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What Is Papaya Soap?

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  • Written By: Megan Shoop
  • Edited By: Michelle Arevalo
  • Last Modified Date: 24 November 2016
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Papaya soap is homemade or manufactured soap that contains one of three ingredients: papaya extract, papaya juice, or papaya pulp. Some recipes combine all three of these ingredients to super-infuse the soap with papaya essence. In addition to giving the soap a typically pleasing orange color and a bright, fruity scent, papaya purportedly contains a number of benefits for the skin. Those interested in papaya soap may choose from a wide array of types, from those manufactured for purchase to those created at home.

Vitamins C and A are highly concentrated in most papaya fruits, along with beta carotene and an enzyme called papain. The vitamins in papaya are often nourishing for the skin, especially for those with blemishes and scars. The antioxidants in these vitamins purportedly helps wash away dead and dry skin cells very quickly, promoting the growth of new, healthy skin. This quick turnover of skin growth typically helps fade scars, heal blemishes, and helps scabbed-over wounds become soft and pliable again more quickly.

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The enzyme papain helps the vitamins in the papaya soap do their work, in addition to performing several functions of its own. Papain reportedly helps keep skin soft, pliable, and new-looking, making it a popular additive to facial soaps. Its exfoliating properties promote smooth skin and may help remove uneven coloring and dark spots over time. Some manufacturers advertise very fast spot correction with papaya soap, but papaya alone will not usually remove spots quickly. Several months of using the soap may show results in this area.

When it comes to choosing a papaya soap, consumers generally have dozens of choices. Bar soap, liquid soap, and facial cleansers are just a few options. Still more versions of this product include exfoliating beads and are designed specifically to soften hands and feet. A few soaps also combine papaya with other tropical fruits, like pineapple and lemon, to help further cleanse the skin and pores. Those with food allergies should read labels closely to make sure they won’t have an adverse reaction to their chosen soap.

Some consumers prefer to make their own papaya soap at home, giving them complete control over what goes into the recipe. The first, and possibly simplest, option involves purchasing unscented, additive-free liquid soap and adding a few spoonfuls of papaya juice or extract to it. Those using juice should refrigerate their soap. Another option involves adding extract to one’s favorite brand of body wash or facial cleanser. The last possibility for making papaya soap involves making it from scratch, either with lye and oils, or with melt-and-pour glycerin soap base mixes.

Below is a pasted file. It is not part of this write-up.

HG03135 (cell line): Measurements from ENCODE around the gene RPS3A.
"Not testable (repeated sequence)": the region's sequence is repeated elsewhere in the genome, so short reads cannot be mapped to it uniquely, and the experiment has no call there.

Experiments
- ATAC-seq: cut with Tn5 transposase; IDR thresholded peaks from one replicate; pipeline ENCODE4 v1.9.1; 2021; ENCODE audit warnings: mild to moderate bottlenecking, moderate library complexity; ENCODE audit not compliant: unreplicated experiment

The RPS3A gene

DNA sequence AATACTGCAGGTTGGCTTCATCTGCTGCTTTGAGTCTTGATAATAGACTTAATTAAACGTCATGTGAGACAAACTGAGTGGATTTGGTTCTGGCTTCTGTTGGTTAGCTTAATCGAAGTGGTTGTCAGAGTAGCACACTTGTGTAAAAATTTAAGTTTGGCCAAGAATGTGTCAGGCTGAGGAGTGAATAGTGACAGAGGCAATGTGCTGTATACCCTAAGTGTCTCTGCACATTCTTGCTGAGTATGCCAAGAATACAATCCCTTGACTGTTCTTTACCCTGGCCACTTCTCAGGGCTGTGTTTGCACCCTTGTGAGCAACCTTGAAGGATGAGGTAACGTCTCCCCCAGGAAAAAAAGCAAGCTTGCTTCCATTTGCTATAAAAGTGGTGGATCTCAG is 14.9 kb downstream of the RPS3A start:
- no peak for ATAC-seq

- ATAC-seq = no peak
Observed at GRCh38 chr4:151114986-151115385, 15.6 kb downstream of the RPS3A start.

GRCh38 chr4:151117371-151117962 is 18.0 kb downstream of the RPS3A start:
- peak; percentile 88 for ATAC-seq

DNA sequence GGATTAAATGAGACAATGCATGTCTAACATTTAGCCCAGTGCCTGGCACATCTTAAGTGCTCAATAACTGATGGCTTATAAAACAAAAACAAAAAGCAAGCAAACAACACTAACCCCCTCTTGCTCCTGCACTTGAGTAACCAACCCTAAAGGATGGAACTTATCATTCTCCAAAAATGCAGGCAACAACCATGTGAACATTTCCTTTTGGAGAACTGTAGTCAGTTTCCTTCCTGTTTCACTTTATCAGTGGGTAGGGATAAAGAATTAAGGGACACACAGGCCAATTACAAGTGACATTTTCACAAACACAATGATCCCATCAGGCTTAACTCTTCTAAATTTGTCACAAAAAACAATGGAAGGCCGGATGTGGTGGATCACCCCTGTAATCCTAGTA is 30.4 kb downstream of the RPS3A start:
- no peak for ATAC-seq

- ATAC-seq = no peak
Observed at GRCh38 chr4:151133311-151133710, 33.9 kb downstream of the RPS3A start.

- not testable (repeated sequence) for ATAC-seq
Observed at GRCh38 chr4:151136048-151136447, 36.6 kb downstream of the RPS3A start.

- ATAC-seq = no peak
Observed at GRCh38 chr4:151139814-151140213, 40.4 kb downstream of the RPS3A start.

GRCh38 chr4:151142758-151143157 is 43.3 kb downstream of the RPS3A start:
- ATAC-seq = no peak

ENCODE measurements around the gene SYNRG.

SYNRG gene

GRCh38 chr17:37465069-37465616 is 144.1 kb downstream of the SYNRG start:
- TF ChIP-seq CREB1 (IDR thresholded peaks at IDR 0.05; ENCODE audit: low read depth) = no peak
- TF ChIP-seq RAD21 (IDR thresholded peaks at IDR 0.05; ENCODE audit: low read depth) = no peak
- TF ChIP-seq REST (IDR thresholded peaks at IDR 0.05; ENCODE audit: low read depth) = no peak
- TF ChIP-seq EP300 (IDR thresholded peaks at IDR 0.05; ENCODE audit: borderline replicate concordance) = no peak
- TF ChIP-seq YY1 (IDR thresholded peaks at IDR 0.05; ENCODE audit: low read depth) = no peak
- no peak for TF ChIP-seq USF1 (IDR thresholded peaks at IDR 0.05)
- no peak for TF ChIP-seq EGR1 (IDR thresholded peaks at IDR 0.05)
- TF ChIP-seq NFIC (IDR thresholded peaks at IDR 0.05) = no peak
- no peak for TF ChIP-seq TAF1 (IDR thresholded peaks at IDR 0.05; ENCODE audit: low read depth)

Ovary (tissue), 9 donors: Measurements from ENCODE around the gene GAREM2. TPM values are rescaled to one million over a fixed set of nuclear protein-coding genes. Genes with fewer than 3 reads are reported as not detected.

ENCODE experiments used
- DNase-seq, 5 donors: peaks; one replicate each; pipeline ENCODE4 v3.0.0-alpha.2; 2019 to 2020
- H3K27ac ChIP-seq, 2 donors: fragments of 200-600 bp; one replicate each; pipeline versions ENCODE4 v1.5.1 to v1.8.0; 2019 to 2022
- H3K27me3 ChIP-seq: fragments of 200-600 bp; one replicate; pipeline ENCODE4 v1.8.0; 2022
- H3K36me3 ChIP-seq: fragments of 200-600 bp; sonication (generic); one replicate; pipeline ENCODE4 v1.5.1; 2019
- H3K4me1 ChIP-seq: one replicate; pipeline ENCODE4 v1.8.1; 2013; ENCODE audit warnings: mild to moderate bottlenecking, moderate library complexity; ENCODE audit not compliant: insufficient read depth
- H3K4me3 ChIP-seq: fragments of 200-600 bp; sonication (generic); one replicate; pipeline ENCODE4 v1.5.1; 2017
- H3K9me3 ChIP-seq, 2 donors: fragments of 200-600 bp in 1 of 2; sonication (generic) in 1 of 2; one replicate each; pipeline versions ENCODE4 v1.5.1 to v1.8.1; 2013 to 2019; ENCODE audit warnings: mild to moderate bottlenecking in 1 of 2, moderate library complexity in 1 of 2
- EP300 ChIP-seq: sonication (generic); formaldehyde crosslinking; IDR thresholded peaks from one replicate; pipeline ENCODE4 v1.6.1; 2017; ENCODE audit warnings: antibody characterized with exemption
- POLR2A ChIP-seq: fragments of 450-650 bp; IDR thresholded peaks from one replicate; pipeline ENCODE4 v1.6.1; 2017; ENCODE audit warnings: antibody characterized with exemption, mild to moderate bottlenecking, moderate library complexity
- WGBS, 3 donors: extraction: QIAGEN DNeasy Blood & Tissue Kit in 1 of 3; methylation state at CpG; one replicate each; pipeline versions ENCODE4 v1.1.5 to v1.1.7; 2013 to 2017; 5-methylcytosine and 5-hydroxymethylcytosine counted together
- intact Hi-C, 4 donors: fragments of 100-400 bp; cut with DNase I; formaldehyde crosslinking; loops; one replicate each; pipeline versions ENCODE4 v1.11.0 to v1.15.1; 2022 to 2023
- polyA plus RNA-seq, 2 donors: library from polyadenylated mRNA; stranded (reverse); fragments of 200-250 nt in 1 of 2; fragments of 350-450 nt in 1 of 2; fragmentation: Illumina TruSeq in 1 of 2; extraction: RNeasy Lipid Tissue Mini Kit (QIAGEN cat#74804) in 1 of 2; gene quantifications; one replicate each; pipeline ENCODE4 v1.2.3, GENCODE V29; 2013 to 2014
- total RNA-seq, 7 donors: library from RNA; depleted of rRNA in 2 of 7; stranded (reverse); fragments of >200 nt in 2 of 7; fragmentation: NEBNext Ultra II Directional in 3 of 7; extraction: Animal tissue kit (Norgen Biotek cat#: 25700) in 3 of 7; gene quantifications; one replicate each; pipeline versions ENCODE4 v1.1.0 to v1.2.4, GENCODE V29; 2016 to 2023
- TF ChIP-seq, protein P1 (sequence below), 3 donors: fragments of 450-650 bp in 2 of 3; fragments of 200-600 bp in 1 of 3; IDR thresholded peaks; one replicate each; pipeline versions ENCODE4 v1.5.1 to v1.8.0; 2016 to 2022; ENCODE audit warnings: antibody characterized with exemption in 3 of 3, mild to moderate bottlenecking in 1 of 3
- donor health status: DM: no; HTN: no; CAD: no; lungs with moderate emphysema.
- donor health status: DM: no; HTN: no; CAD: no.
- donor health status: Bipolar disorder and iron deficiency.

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ddljohn
Post 3

@burcinc-- I agree with @burcidi. It works, but you have to be patient. And if you have really sensitive skin, you might want to use it once every other day because it is a bit drying since it helps remove dead skin. I use it three times a week because I do have sensitive skin that's easily irritated.

I guess it depends on the brand too. If you get one with added moisturizers, it might be less drying.

I think the only major disappointment I had with this soap is that even though it helped with my dark spots and blemishes, it didn't lighten my actual skin color at all. I know the soap doesn't claim to whiten skin. I was just hoping that it would.

burcidi
Post 2

@burcinc-- Yea, I think papaya soap will work for you. Just make sure to use it correctly.

I'm South American and I've been using papaya soap for years. It's pretty popular back home. It does wonders for blemishes and it evens out the skin tone really well.

But it does it slowly and needs to be used for a long time to see results. I hear so many people complain that papaya soap didn't work for them because they use it for a week and expect better skin.

You have to stick with it and use it regularly for months! It's also important to moisturize your skin afterward, and make sure to use sunscreen to prevent new blemishes and discolorations.

burcinc
Post 1

I have a papaya scrub that I use sometimes but I've never used a papaya soap. The scrub is pretty cool, it has ground papaya seeds that exfoliate the skin. It works well but it's not a product I can use every day. It will be too harsh. I want a papaya cleanser that is gentle enough to use everyday.

Do you think a papaya soap is what I'm looking for? Has anyone here used papaya soap? How do you like it?

Papaya skin products in general are kind of hard to find. And if they're organic, they can be on the pricier end so I want to make sure I will benefit from this soap before I purchase it.

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